The impending arrival of Hurricane Matthew is predicted to shift hotel occupancy from the coast to inland properties, and it’s prompting the Myrtle Beach Area Chamber of Commerce to predict the storm will have a substantial impact on the local economy.
“The Grand Strand economy was moving at high speed until Matthew slammed the brakes,” said Brad Dean, president of the Myrtle Beach chamber. “Our tourism industry was on track to have its best fall season ever, with hotel occupancy rates and airport traffic well above last year. This coming holiday weekend would have been very busy had the weather cooperated. Unfortunately, Mother Nature had other plans and for the second year in a row, our fall tourism season is disrupted by weather events and many real estate closings are delayed.
“Due to the midweek evacuation and timing of this storm, the Grand Strand losses will be substantial, but thankfully we are not dealing with the scope of losses experienced in other areas.”
Hurricane Matthew has wreaked havoc on Haiti, the Bahamas and much of Florida.
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Dean was referring to last year’s fall season being interrupted by flooding from Tropical Storm Joaquin.
The Clay Brittain Jr. Center for Resort Tourism at Coastal Carolina University studies occupancy rates along the Grand Strand. This week’s look showed that the average occupancy for rooms and weekly rentals located east of U.S. 17 Business is expected to be nil, but they expect average occupancy for lodging properties in areas of Horry and Georgetown Countieswest of the evacuated areas may be near 90 percent during the period of the evacuation.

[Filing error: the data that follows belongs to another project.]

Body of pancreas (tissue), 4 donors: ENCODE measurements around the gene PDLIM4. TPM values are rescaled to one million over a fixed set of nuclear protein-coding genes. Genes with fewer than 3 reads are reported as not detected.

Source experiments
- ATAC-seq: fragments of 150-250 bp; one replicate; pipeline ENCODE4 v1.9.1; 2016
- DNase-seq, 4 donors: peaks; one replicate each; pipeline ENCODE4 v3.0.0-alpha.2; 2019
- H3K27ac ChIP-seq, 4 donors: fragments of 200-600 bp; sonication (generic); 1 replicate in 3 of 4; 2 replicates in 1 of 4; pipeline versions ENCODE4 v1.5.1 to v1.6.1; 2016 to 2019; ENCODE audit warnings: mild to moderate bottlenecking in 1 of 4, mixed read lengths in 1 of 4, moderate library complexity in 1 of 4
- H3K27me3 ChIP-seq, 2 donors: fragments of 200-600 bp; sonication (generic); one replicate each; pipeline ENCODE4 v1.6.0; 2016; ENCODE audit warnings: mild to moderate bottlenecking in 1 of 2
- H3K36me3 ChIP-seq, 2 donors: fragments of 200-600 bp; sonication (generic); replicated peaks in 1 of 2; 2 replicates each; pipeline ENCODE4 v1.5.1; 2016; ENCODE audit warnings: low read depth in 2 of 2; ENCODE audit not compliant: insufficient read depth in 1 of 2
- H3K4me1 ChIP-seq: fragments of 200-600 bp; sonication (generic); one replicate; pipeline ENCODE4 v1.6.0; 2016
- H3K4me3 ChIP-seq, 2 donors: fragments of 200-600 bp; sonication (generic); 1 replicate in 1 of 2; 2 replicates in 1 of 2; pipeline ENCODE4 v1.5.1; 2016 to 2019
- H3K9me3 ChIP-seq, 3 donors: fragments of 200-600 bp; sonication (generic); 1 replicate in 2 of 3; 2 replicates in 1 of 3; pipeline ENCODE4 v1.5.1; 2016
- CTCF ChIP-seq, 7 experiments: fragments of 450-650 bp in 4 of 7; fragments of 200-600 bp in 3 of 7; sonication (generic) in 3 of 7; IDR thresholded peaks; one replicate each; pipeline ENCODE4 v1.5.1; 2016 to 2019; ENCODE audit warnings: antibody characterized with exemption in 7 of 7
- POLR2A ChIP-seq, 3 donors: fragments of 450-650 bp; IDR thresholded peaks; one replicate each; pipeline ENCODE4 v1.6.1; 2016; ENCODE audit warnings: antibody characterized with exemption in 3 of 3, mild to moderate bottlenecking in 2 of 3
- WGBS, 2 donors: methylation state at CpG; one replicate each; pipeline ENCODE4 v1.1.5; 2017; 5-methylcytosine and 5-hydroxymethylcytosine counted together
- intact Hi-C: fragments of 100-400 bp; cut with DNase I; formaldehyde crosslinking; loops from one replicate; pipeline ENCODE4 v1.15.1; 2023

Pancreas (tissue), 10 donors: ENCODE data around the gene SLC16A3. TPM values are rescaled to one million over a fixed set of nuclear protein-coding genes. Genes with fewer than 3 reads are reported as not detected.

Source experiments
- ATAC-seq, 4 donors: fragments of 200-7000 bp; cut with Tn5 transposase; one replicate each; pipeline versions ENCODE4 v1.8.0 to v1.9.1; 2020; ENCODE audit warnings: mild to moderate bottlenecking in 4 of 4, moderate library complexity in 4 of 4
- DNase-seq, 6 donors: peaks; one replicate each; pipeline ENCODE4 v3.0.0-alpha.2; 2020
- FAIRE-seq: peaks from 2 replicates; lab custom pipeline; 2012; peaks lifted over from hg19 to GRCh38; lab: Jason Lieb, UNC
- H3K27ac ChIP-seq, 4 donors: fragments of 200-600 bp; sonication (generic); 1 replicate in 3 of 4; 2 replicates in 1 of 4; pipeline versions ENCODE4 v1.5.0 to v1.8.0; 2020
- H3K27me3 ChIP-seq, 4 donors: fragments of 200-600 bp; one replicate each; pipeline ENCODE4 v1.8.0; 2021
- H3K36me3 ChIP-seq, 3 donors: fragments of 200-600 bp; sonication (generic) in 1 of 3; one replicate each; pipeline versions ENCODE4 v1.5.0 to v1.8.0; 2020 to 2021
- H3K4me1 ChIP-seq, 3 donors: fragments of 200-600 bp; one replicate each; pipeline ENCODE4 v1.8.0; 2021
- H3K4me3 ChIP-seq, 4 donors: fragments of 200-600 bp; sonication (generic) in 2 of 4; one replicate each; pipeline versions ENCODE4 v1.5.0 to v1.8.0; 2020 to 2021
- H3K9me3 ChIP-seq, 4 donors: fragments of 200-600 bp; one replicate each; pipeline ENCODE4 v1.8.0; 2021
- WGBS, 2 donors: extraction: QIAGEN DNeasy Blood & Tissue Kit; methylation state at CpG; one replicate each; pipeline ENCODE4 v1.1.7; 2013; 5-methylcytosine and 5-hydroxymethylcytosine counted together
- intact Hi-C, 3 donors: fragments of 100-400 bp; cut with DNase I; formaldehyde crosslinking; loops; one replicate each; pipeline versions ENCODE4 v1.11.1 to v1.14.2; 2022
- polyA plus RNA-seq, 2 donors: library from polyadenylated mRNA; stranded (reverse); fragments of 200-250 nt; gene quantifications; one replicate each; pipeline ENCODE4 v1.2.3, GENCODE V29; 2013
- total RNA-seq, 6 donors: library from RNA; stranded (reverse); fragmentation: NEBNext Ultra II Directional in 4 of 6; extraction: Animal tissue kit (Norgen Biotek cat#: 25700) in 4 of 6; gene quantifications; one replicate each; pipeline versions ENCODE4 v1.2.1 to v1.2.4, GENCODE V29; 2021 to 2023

Their research shows the midweek occupancy rate for properties along the Grand Strand during the week of Sept. 25-Oct. 1 averaged 44.2 percent, which is up 8.4 percent compared to the same week last year.
During the Friday-Saturday night period, according to the research, the occupancy rate averaged 81.2 percent, up 78.3 percent compared to the equivalent weekend last year, during which the area was impacted by Tropical Storm Joaquin.
Occupancy for the week overall was up nearly 30 percent, and revenue per available room was up 37.2 percent compared with the equivalent week of 2015.
Dean said the chamber temporarily halted its fall advertising campaign due to the evacuation.
“We are prepared to immediately shift gears into our post-event promotional campaign, themed ‘The coast is clear, we are open for business,’” Dean said. “We will be working with the state tourism agency to encourage visitors to return when appropriate. While much of the national attention has been on other areas of the country, we know the focus will soon shift to our area, so we are prepared to respond quickly.”
Researchers at the Brittain Center surveyed 318 websites of vacation rental properties available to rent in Horry and Georgetown counties and found more than 54 percent are reserved for the coming week starting Saturday. That means that reservations in Horry and Georgetown counties for next week are up 6 percent compared with the same week of 2015.